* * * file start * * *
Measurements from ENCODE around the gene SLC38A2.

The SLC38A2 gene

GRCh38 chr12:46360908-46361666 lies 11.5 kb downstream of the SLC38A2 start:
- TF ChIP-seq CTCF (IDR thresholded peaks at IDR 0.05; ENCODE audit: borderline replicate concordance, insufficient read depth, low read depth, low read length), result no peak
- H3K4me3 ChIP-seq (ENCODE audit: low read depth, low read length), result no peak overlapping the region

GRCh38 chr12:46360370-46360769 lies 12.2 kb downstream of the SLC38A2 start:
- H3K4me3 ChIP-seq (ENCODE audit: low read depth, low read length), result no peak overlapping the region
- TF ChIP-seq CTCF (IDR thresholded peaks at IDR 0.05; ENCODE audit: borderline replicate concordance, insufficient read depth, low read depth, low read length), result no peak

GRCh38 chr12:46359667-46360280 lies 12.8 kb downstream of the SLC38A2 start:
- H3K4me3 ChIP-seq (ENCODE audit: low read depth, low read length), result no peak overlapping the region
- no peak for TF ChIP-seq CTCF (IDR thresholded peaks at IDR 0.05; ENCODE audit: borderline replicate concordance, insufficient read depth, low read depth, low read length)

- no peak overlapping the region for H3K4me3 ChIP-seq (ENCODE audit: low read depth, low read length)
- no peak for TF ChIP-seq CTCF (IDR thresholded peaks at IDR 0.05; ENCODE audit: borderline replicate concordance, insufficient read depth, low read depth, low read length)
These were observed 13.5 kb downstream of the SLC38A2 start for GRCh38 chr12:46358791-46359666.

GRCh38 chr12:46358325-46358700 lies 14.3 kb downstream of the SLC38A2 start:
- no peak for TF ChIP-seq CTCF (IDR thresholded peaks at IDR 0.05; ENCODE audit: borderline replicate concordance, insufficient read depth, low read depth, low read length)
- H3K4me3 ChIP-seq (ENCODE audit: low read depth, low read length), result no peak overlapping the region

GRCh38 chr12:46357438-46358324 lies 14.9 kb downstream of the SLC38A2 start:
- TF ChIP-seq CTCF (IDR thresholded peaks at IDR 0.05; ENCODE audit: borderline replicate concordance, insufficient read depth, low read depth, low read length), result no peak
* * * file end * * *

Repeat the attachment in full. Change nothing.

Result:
Measurements from ENCODE around the gene SLC38A2.

The SLC38A2 gene

GRCh38 chr12:46360908-46361666 lies 11.5 kb downstream of the SLC38A2 start:
- TF ChIP-seq CTCF (IDR thresholded peaks at IDR 0.05; ENCODE audit: borderline replicate concordance, insufficient read depth, low read depth, low read length), result no peak
- H3K4me3 ChIP-seq (ENCODE audit: low read depth, low read length), result no peak overlapping the region

GRCh38 chr12:46360370-46360769 lies 12.2 kb downstream of the SLC38A2 start:
- H3K4me3 ChIP-seq (ENCODE audit: low read depth, low read length), result no peak overlapping the region
- TF ChIP-seq CTCF (IDR thresholded peaks at IDR 0.05; ENCODE audit: borderline replicate concordance, insufficient read depth, low read depth, low read length), result no peak

GRCh38 chr12:46359667-46360280 lies 12.8 kb downstream of the SLC38A2 start:
- H3K4me3 ChIP-seq (ENCODE audit: low read depth, low read length), result no peak overlapping the region
- no peak for TF ChIP-seq CTCF (IDR thresholded peaks at IDR 0.05; ENCODE audit: borderline replicate concordance, insufficient read depth, low read depth, low read length)

- no peak overlapping the region for H3K4me3 ChIP-seq (ENCODE audit: low read depth, low read length)
- no peak for TF ChIP-seq CTCF (IDR thresholded peaks at IDR 0.05; ENCODE audit: borderline replicate concordance, insufficient read depth, low read depth, low read length)
These were observed 13.5 kb downstream of the SLC38A2 start for GRCh38 chr12:46358791-46359666.

GRCh38 chr12:46358325-46358700 lies 14.3 kb downstream of the SLC38A2 start:
- no peak for TF ChIP-seq CTCF (IDR thresholded peaks at IDR 0.05; ENCODE audit: borderline replicate concordance, insufficient read depth, low read depth, low read length)
- H3K4me3 ChIP-seq (ENCODE audit: low read depth, low read length), result no peak overlapping the region

GRCh38 chr12:46357438-46358324 lies 14.9 kb downstream of the SLC38A2 start:
- TF ChIP-seq CTCF (IDR thresholded peaks at IDR 0.05; ENCODE audit: borderline replicate concordance, insufficient read depth, low read depth, low read length), result no peak